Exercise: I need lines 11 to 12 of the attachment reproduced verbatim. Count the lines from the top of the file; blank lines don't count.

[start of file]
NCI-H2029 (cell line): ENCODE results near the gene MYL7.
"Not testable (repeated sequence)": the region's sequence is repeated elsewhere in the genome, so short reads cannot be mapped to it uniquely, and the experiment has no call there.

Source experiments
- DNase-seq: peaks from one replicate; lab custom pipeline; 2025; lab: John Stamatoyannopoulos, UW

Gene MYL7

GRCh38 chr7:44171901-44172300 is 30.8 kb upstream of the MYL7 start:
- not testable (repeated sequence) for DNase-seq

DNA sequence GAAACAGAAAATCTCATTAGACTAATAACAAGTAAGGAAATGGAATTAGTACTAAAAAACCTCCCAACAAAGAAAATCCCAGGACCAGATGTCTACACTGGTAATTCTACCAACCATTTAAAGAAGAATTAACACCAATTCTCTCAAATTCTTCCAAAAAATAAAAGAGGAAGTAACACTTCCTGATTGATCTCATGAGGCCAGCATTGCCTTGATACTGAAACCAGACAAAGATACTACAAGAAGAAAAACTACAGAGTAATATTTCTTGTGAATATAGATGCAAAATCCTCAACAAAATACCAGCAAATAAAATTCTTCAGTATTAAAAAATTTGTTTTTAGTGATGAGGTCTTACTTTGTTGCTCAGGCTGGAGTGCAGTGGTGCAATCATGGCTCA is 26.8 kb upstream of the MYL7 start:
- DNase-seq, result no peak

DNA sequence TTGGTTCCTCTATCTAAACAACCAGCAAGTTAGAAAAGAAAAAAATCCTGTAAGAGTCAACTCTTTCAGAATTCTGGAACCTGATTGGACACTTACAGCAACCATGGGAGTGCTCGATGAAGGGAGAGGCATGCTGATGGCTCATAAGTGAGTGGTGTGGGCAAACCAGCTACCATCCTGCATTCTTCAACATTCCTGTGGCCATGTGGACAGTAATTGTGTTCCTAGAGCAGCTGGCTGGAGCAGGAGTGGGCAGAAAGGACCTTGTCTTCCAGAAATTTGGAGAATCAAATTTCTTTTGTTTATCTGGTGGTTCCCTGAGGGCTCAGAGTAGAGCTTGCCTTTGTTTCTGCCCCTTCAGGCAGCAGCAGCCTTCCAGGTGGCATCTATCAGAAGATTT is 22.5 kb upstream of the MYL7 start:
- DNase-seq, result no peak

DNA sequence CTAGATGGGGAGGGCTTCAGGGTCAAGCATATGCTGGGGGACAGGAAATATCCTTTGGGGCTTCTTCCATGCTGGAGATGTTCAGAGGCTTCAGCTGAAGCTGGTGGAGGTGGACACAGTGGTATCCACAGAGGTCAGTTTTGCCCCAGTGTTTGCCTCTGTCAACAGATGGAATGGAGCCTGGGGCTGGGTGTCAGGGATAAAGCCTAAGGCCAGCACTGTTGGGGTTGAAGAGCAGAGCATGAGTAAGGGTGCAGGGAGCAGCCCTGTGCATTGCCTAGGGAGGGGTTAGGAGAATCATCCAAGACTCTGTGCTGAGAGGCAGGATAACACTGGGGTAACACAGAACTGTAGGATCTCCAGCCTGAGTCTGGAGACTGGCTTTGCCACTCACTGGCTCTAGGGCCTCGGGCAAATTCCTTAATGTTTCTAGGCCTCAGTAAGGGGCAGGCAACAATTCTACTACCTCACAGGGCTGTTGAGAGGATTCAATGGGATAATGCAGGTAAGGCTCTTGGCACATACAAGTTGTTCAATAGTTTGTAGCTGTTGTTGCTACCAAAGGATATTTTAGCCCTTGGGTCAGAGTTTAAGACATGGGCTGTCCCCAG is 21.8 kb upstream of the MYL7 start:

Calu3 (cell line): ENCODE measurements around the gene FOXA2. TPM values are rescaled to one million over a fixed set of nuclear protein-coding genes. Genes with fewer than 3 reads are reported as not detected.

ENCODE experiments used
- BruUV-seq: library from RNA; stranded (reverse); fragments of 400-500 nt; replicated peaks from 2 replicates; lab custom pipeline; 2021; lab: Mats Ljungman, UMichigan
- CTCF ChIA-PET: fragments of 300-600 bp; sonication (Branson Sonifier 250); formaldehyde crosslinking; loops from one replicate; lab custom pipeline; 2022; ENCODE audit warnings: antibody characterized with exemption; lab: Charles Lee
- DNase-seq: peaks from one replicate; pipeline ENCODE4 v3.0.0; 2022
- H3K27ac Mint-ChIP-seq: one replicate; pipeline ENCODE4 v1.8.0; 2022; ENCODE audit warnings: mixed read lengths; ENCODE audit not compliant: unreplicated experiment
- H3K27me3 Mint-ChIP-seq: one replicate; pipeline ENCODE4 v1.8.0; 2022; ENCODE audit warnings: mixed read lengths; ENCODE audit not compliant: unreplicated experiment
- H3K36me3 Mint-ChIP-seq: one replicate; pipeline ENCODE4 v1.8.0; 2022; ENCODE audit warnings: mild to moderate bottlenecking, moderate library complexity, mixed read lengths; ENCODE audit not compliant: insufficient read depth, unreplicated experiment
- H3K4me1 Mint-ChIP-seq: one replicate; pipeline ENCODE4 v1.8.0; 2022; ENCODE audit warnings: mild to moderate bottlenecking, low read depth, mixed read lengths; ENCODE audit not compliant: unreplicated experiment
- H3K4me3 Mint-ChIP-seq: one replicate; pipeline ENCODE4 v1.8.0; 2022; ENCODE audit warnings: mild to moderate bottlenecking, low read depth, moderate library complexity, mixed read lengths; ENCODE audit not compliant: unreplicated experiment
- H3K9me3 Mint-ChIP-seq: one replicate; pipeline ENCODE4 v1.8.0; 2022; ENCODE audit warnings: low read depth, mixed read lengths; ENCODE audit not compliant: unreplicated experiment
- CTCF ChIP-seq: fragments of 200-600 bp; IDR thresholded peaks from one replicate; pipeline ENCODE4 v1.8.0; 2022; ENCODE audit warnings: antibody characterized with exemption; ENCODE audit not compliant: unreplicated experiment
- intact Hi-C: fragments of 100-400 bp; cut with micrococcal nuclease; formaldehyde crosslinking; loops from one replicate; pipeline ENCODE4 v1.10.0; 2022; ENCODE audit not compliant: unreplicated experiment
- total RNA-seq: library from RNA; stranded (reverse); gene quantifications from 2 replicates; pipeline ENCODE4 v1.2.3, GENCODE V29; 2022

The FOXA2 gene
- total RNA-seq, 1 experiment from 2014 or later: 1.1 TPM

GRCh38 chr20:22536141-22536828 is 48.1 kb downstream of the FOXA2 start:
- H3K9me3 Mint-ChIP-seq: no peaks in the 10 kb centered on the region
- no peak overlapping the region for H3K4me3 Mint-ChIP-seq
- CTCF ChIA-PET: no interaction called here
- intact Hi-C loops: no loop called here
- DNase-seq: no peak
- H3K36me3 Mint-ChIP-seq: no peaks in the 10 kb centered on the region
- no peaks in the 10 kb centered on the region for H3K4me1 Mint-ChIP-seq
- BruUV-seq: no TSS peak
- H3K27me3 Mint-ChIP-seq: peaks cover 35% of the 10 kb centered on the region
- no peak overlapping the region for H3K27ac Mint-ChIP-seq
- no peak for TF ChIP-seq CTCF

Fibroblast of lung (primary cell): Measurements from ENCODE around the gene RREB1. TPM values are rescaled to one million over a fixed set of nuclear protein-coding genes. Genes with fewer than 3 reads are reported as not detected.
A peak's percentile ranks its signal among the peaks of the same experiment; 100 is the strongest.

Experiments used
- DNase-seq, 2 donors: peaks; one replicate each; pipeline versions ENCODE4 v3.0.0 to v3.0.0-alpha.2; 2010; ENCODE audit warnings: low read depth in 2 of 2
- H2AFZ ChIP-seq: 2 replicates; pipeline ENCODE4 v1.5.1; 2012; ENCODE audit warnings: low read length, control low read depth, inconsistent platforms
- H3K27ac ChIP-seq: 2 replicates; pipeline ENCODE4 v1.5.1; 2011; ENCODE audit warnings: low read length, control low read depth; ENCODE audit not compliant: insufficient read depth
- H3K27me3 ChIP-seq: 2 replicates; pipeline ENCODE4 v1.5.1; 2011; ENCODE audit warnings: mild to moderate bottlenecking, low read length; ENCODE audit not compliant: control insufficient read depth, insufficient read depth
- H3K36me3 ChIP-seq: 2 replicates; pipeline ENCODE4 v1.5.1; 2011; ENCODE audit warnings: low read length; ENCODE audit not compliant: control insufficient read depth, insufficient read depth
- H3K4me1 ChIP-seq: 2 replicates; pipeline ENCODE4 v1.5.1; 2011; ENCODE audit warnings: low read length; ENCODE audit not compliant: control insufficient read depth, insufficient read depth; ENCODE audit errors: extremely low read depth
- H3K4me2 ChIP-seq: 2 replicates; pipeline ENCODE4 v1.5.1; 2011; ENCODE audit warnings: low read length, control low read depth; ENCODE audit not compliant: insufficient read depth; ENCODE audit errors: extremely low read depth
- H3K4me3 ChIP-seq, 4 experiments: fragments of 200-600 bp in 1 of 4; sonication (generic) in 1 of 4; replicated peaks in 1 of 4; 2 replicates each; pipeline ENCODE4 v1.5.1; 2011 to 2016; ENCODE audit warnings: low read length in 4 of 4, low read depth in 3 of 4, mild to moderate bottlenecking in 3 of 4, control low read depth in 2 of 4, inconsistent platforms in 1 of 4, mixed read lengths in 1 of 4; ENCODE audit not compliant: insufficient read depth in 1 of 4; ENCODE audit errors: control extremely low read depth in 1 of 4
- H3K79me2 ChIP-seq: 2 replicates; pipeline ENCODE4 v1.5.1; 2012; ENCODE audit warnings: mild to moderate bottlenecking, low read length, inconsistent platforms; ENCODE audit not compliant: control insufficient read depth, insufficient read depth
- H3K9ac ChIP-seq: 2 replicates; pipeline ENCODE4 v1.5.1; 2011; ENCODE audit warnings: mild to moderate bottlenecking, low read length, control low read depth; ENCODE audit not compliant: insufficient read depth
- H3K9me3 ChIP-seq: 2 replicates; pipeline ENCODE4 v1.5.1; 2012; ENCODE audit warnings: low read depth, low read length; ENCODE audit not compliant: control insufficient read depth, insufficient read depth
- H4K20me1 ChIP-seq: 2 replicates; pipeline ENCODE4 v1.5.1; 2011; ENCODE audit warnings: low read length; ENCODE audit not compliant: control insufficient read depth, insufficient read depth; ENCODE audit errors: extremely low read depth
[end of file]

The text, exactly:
- DNase-seq, result no peak

DNA sequence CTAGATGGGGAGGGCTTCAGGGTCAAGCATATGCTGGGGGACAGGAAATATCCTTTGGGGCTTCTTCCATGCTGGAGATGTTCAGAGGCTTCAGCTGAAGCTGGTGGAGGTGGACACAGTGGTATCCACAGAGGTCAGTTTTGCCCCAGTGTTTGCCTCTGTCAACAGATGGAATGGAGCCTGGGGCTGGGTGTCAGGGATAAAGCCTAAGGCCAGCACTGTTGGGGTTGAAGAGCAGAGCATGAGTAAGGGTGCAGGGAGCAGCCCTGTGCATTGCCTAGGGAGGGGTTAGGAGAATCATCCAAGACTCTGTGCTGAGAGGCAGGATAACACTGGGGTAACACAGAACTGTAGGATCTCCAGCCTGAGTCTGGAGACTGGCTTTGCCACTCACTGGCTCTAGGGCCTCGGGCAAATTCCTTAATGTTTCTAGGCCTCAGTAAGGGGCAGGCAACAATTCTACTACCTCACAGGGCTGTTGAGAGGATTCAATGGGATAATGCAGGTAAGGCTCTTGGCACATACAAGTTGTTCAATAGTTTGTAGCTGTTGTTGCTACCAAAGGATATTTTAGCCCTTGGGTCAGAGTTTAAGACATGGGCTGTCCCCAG is 21.8 kb upstream of the MYL7 start: